Main General Discussions How do you cope up with burnout?

Viewing 6 posts - 1 through 6 (of 6 total)
  • Author
    Posts
  • #10544
    rj06
    Participant
      • Topics 4
      • Replies 3
      • Total 7
      • New Member

      When working on a lot of devices daily how do you handle stress/burnout?

      #10546
      ooskay
      Participant
        • Topics 0
        • Replies 1
        • Total 1
        • New Member

        I’m not repair man. An IT guy but dealing with multiple issues/request at the same time. Trying to keep away myself from the noisy objects as much as i could to be avoid losing my focus.

        Drinking water 2-3litters min/day.

        Trying to keep my mobile in silent mode. Then , giving calls back to the peoples once I finish the task in my hand.

        #10558
        TheCatsMeow
        Participant
          • Topics 0
          • Replies 4
          • Total 4
          • New Member

          I personally like using my whiteboard to help keep me on track. I’ll check out what I need / want to repair for the day, and then write them all down. Then sort by order of importance, or order that I would like to do them in, and then start working.

          As for burnout, my situation is probably different than others here. I repair graphics cards mostly, and just ones that I buy. I don’t take in customer repairs because my schedule is all over the place, and between school + day job I sometimes don’t have time to work on cards some days, or simply don’t feel like it. Working on my own stuff and having a day job that pays my bills allows me to work whenever I want, and not have to worry too much about a time crunch. When I do need to worry or get stuff done and sold, I refer to the above method to reduce the amount of stress I’m going to endure getting those things done.

          If you’re burning out, maybe try working on some new stuff? I enjoy working on electronics, but once I get to the point where I’ve learned what I’m working on and it’s just repeated tasks then the fun starts to dwindle. I resolve that by working on something new, either an issue or device I’ve never repaired before. This means I’ll have to spend time diagnosing, probing, testing, researching, reading datasheets, etc. A combination of those keeps me far more interested and busy than fixing a problem I’ve dealt with many times.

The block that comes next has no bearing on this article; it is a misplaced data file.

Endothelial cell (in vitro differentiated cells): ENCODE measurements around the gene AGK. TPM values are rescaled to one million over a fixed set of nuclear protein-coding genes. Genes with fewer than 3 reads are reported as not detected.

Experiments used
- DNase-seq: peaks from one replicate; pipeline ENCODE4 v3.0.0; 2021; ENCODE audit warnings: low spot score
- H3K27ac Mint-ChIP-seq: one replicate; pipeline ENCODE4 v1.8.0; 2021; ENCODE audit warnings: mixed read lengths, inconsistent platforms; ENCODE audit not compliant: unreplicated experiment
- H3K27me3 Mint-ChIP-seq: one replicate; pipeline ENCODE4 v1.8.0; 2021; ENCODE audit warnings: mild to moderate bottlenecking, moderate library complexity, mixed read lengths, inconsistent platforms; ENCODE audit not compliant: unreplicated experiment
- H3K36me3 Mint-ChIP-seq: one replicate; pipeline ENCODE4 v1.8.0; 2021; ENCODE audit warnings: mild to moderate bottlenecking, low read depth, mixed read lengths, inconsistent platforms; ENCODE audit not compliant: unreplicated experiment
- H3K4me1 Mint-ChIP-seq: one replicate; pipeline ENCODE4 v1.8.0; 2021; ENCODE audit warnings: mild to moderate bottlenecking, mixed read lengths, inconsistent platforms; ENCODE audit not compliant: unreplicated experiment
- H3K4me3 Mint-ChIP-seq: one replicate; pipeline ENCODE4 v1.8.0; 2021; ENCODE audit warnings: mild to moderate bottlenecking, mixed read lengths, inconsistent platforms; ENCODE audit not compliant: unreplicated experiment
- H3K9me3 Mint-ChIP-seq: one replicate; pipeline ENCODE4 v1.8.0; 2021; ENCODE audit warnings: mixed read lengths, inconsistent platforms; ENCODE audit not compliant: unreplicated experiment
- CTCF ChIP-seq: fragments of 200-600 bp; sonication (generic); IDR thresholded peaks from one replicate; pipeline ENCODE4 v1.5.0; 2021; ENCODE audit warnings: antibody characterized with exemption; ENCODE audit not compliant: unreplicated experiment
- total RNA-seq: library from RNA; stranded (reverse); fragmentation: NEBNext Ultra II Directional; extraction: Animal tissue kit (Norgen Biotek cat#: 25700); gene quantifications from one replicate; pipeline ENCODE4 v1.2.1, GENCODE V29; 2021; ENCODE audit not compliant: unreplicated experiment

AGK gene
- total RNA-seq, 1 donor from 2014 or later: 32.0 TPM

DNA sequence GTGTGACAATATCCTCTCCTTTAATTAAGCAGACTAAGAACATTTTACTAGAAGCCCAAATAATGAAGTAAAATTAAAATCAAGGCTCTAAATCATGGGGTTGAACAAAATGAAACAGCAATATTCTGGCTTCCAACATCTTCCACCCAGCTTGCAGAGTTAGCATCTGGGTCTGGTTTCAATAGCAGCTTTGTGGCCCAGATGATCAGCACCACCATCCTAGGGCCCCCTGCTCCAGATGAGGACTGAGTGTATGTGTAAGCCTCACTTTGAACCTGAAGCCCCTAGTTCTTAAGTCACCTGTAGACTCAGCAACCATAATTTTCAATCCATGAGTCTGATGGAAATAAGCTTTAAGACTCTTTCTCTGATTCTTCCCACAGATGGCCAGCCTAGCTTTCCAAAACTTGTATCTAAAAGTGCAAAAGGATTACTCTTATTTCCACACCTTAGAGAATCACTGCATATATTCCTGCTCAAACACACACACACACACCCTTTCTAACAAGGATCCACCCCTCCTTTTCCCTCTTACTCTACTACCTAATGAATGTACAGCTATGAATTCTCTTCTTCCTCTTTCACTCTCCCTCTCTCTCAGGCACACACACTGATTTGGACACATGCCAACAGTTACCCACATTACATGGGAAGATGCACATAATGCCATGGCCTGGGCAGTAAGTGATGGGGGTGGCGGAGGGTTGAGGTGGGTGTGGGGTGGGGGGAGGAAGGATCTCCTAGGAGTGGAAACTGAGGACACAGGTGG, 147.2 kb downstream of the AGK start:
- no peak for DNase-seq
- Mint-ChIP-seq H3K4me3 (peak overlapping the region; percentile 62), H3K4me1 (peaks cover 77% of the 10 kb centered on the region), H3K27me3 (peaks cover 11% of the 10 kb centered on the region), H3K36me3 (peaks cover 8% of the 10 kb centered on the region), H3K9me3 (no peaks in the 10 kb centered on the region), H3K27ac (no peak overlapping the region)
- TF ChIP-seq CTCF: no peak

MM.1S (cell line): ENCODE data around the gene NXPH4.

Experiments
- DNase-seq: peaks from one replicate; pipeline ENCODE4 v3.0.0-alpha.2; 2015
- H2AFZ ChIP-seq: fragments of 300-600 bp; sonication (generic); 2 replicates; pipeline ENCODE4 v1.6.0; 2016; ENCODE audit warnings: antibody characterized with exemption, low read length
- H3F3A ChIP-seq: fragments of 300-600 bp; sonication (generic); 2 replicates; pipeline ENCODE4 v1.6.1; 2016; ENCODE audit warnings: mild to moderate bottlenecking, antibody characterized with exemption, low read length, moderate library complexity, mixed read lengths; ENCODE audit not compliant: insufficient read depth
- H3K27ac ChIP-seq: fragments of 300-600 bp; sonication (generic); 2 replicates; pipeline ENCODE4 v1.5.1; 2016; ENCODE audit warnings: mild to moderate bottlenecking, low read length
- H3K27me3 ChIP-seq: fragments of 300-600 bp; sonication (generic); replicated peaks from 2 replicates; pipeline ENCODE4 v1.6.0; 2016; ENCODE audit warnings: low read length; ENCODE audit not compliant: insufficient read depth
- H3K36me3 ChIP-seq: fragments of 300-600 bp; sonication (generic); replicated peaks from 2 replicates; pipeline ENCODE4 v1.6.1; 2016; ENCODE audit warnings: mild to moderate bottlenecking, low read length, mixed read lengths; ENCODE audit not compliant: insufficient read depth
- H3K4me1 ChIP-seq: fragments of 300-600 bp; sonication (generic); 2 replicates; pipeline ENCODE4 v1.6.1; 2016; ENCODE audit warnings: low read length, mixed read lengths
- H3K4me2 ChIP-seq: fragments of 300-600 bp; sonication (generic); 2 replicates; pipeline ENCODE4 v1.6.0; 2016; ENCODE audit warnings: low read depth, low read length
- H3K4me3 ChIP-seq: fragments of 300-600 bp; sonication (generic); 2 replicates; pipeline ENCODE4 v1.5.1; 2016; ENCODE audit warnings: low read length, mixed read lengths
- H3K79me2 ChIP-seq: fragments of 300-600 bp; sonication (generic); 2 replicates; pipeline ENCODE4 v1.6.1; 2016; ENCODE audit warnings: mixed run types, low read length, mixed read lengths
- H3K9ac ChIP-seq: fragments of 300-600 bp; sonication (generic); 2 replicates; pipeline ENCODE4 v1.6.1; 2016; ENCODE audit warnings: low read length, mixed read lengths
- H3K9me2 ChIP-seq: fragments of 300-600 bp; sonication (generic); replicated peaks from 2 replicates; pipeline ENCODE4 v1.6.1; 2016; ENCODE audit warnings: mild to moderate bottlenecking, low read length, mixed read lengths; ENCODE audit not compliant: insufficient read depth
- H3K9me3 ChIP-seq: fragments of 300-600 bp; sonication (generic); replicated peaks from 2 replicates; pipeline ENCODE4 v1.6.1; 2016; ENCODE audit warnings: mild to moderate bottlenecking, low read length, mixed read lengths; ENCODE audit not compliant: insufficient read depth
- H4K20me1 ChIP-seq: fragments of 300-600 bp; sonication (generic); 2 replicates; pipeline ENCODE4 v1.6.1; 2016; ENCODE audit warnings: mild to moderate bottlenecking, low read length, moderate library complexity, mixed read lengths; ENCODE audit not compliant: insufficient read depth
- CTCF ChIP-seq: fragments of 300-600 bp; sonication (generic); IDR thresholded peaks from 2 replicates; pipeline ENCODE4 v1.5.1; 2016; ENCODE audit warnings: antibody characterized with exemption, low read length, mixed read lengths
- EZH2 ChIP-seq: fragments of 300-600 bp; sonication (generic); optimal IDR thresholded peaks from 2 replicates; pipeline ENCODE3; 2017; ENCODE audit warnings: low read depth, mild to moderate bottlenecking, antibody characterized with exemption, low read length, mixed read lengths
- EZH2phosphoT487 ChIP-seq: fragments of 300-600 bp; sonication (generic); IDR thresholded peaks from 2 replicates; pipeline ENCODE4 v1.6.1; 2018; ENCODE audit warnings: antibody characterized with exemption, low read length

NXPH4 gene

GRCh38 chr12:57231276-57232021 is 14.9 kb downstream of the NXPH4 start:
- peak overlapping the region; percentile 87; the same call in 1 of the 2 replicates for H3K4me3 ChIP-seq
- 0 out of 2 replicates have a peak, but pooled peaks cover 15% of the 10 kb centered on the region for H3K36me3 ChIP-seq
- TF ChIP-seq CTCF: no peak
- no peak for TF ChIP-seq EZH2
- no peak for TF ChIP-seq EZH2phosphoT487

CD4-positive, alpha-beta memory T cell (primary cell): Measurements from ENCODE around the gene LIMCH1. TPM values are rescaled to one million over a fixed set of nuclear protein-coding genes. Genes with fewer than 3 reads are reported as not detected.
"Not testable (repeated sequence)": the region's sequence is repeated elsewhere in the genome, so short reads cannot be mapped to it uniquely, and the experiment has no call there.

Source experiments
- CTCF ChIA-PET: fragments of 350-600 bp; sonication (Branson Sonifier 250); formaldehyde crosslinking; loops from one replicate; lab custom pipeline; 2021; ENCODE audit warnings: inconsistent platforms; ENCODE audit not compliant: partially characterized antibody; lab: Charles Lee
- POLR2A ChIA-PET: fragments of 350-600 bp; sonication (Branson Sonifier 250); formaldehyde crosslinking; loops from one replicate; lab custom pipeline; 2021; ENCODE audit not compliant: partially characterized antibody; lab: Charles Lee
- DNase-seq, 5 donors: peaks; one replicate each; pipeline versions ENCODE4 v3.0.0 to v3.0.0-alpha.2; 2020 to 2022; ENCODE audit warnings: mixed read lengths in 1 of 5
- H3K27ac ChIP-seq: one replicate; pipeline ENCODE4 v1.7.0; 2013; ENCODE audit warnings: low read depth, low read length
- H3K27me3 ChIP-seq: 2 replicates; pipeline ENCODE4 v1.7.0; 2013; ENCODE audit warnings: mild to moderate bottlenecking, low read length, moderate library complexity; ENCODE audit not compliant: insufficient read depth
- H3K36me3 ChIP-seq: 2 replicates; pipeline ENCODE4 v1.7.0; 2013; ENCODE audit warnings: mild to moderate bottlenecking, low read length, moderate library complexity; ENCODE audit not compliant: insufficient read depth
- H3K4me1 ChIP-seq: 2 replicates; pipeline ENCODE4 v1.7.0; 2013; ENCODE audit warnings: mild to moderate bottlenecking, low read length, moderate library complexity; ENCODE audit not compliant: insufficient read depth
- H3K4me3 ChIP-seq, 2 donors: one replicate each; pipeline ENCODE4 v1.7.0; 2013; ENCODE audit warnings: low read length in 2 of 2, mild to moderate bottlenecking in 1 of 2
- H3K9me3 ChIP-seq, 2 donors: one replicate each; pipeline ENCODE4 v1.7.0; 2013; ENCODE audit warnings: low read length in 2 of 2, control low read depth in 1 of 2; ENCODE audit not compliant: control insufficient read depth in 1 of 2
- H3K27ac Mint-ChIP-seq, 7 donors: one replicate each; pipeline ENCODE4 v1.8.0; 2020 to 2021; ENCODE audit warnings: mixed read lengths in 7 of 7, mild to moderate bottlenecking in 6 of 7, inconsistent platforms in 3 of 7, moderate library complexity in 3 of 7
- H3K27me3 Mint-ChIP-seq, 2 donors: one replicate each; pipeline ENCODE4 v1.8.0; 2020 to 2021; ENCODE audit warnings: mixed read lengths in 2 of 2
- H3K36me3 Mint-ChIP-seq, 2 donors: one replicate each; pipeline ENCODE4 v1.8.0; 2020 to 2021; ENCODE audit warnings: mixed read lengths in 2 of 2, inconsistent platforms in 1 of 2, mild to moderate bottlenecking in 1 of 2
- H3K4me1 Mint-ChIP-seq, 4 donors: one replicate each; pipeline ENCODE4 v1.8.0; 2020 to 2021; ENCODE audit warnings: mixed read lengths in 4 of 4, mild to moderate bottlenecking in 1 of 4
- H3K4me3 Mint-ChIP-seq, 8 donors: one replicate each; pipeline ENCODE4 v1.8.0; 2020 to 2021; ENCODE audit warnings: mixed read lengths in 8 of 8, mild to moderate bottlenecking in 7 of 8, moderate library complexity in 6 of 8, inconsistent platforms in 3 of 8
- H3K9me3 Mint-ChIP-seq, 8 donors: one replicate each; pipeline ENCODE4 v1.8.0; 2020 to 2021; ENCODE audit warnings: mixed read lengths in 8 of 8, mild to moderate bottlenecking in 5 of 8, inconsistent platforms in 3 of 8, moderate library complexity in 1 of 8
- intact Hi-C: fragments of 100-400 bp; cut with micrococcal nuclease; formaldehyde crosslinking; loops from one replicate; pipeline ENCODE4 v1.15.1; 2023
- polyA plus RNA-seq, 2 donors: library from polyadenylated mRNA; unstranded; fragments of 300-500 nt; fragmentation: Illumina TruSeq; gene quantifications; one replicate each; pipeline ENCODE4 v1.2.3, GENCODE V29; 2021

#10600
          NorthridgeFix
          Keymaster
            • Topics 0
            • Replies 67
            • Total 67
            • Admin

            Very good topic for a video. I’ll make one soon. It basically boils down to the amount of work on hand Vs progress Vs results.
            1. If you work very hard and see good results, you’ll likely forget about burnouts.
            2. If You spend a lot of time working on one device because you hate giving up. Stop when you see no light at end of the Tunnel and move on
            3. You worked on 4 devices and non were fixable and no pay. Solution: Start charging repair attempt /Bench fees and consider improving your skills if needed.

            Take a deep breath. Have a cup of tea. Take at least one day off a week and a 2-3 days vacation every month. If you lack knowledge and feel that is contributing to your burnouts, lean and improve your skills. If something is not working for you no matter how hard you try, feel free to explore other options, not necessary outside the field, just branch.

            #10619
            abrsvcs
            Participant
              • Topics 0
              • Replies 15
              • Total 15
              • New Member

              I have been in the “fix it” business for over 40 years both with software on mini-computer systems as well as with electronics. The key as stated here, is to know when to walk away. This may be walking away completely or just walking away to work on something else for a while. There are times when you are too close to a problem and won’t ever see the solution. Seek someone else to describe the problem and what has been done thus far and quite often that alone will spark the solution. Other times, that individual will ask a question which will then cause you to realize the solution. Sometimes it is just the break of another task that will allow you to approach the problem with in a different light. There are times when you must just give up though.

              The jobs will get easier as you gain experience. I recall working full time on audio equipment repair where the first unit of a particular manufacture and model would take over 1-1/2 hours to complete the repair. After performing 100s, these would tke less than 45 minutes to complete. With experience, you will find you can diagnose a problem more quickly and replace the bad parts more quickly too.

              Avoid burnout by working on a variety of equipment. It is this that will make things interesting. Performing the same task over and over on the exact same equipment will eventually get boring and contribute to burnout.

              Dan

              #10692
              maddex
              Participant
                • Topics 0
                • Replies 2
                • Total 2
                • New Member

                I deal with PC repairs, a lot of software, assembling new PCs, I’m an employee, but at home I have a small workshop for unpretentious hardware repairs.
                my escape valve, and do something new and rewarding, as well as not make me bitter blood for causes not mine. and then a few days of vacation in the mountains in the middle of nowhere. in 8 years I’m retiring … and stress is not good for you 🙂

              Viewing 6 posts - 1 through 6 (of 6 total)
              • You must be logged in to reply to this topic.